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Mandatory attendance

Arguments in favour

10.42Salem et al suggested courts should support parent education programmes as they recognised that the adversarial system can add further hostility to the divorce process between the parents.  Such programmes also symbolise that the courts have a responsibility to help families beyond a narrow legal framework.  Salem recommended mandatory attendance as the parents who most need it will not attend voluntarily.  This will show parents that the court takes the welfare of the child seriously.  It ensures that both parents get the information and it avoids lawyers having to advise clients whether to attend for not.

Research in favour of mandatory attendance

10.43In Utah where it is not possible to obtain a divorce without attending such a programme, a research survey noted that 56% of parents reported feeling resentful at having to attend.1109  However 93% of parents, having attended the programme, thought the programme was worthwhile and 89% thought it should be mandatory.1110  92% agreed that it had increased their understanding of the importance of being co-operative with each other and 90% stated that it would strengthen their efforts to work with the other parent.

10.44Blaisure and Geasler recommended that, if a programme is mandatory, the court should provide a fee waiver and attendance waiver for parents with extenuating circumstances.1111  The mandatory programme in their research had an average of 110 parents per month compared to 20 parents per month for voluntary programmes.  They concluded that it may be easier to gain support for programmes that focused on children’s needs rather than designed for parents who are in dispute.1112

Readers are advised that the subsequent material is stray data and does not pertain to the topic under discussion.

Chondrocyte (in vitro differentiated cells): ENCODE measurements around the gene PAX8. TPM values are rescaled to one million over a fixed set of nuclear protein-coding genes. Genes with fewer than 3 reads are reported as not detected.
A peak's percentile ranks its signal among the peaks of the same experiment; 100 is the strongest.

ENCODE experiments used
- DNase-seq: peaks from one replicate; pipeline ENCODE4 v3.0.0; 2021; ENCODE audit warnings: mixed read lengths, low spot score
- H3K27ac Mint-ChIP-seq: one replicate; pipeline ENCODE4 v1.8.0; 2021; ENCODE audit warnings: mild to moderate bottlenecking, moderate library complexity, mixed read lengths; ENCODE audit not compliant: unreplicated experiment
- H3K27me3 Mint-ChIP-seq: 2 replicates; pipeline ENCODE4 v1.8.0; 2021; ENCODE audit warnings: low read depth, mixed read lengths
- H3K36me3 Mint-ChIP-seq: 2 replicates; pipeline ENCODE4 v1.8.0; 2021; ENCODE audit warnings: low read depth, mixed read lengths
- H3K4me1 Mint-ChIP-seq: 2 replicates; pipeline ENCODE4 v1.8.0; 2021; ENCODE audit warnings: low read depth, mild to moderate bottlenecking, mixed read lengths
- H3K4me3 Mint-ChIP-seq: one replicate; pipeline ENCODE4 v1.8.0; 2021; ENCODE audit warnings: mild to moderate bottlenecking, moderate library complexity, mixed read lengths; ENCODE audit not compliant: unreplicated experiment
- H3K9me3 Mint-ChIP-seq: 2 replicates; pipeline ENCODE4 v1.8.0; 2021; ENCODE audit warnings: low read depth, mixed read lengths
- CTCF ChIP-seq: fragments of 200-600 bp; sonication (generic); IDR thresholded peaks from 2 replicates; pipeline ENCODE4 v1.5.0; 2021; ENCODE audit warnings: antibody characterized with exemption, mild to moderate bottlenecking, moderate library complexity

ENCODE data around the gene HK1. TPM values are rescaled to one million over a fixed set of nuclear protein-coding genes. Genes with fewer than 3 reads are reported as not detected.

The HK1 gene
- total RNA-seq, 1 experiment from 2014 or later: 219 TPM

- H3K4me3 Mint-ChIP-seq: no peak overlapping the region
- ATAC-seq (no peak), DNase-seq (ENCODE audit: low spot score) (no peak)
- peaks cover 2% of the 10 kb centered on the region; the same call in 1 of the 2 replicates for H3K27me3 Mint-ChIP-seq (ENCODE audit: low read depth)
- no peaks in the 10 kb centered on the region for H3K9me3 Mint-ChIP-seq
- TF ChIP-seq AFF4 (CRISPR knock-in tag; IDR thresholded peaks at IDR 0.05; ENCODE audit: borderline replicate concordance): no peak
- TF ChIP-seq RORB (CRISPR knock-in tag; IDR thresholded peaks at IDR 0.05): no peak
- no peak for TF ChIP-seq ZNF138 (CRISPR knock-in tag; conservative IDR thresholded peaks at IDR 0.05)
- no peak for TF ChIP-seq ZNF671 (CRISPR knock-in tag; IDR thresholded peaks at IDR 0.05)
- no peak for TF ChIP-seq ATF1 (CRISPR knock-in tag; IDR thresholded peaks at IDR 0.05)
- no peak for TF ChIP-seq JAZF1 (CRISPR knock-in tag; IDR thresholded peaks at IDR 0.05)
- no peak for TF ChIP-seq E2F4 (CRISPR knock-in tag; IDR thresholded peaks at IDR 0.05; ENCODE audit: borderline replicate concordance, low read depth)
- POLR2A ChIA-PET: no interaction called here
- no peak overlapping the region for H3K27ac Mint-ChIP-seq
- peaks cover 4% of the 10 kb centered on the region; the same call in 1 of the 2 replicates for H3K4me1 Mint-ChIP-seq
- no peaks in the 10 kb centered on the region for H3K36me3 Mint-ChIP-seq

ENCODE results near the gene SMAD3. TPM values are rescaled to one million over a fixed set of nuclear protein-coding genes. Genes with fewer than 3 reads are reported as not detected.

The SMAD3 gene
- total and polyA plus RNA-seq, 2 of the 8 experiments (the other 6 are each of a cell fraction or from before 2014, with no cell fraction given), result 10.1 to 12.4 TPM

10.45Di Bias1113 encouraged lawyers to become knowledgeable about parent education programmes and encourage parents and children to attend.  She argued that the court already compel parents to participate in custody evaluation, and to attend therapy and counselling.  Parents’ rights must be considered:

“in conjunction with the best interests of the child ....  Is it not better to educate parents so that they may make family decisions themselves without the need for intervention from the court?”

1109 Utah made parent education programmes compulsory in 1994.  Loveridge 1995, reported in Blaisure and Geasler, “Results of a survey of court-connected parent education programs in US counties,” Family and Conciliation Courts Review, vol 34, No.1, January 1996, 23 at 35.  Referred to at 18 of Salem’s article supra.

1110 Idem.

1111 Ibid at 37.

1112 Ibid at 52.

1113 “Some Programs for children”, Family and Conciliation Courts Review, vol 34, No.1, January 1996, 112, at 124-5.

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